Royalty fees for the use of intellectual property that were paid under a royalty fee agreement were not subject to Pennsylvania Sales Tax (SUT). Downs Racing, LP v. Commonwealth, 70 MAP 2017, 71 MAP 2017 (Pa. 2018). Payments made under a service agreement for the use of closed-circuit horse-racing simulcasting equipment that included personnel to install, maintain, and operate the equipment, were held to be subject to SUT.
Downs Racing, LP (Downs Racing) operated a casino and several off-track wagering locations in Pennsylvania. For the off-track wagering locations, Downs Racing entered into a service agreement for equipment to provide live displays of races, and personnel to install, maintain, and operate the equipment. For the casino, Downs Racing purchased video poker machines. It executed two separate agreements — one for the purchase of video poker machines and one for the payment of royalty fees for the intellectual property associated with the video poker games that ran on the machines. Downs Racing was assessed SUT on the payments made under the service agreement and filed for a refund of SUT paid on the royalty fees paid under the royalty fee agreement.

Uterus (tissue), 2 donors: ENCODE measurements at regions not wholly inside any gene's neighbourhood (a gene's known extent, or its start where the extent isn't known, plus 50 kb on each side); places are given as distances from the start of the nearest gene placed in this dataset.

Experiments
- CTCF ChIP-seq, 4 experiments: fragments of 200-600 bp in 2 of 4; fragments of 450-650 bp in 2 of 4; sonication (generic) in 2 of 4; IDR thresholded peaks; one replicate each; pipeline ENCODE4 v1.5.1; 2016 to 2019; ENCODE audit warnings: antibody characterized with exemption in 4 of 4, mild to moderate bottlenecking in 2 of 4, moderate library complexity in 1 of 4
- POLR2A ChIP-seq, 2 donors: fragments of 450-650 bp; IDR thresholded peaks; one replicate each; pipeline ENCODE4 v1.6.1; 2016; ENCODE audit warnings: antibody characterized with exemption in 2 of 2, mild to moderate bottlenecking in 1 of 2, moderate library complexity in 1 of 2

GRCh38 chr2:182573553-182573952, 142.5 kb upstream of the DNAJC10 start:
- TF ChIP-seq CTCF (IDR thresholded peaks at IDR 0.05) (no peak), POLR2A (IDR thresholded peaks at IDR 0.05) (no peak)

Downs Racing argued that none of the payments made under the service agreement were subject to SUT because the true object of the agreement was for the provision of non-taxable audio-visual services, and, alternatively, that the equipment rental charges were not taxable because the service provider retained the right to operate and control the equipment. The Pennsylvania Supreme Court declined to apply a true object test and explained that the service agreement stated that Downs Racing controlled the employees who operated the equipment furnished under the service agreement. Moreover, the charges for the equipment rental and the provision of services were not separately stated in the invoices. Therefore, Downs Racing did not establish that the charges under the service agreement were not subject to SUT.
Downs Racing argued that the royalty payments applied to the right to use intellectual property, which is intangible property not subject to SUT. The court agreed. The court held that royalty fees are intangible legal rights that do not fall within the meaning of corporeal personal property or canned software. The court rejected the commonwealth’s argument that the royalty fees were taxable because they were incidental to the purchase of the video poker machines and the software used to operate them since the fees were billed separately from the poker machines under a different agreement.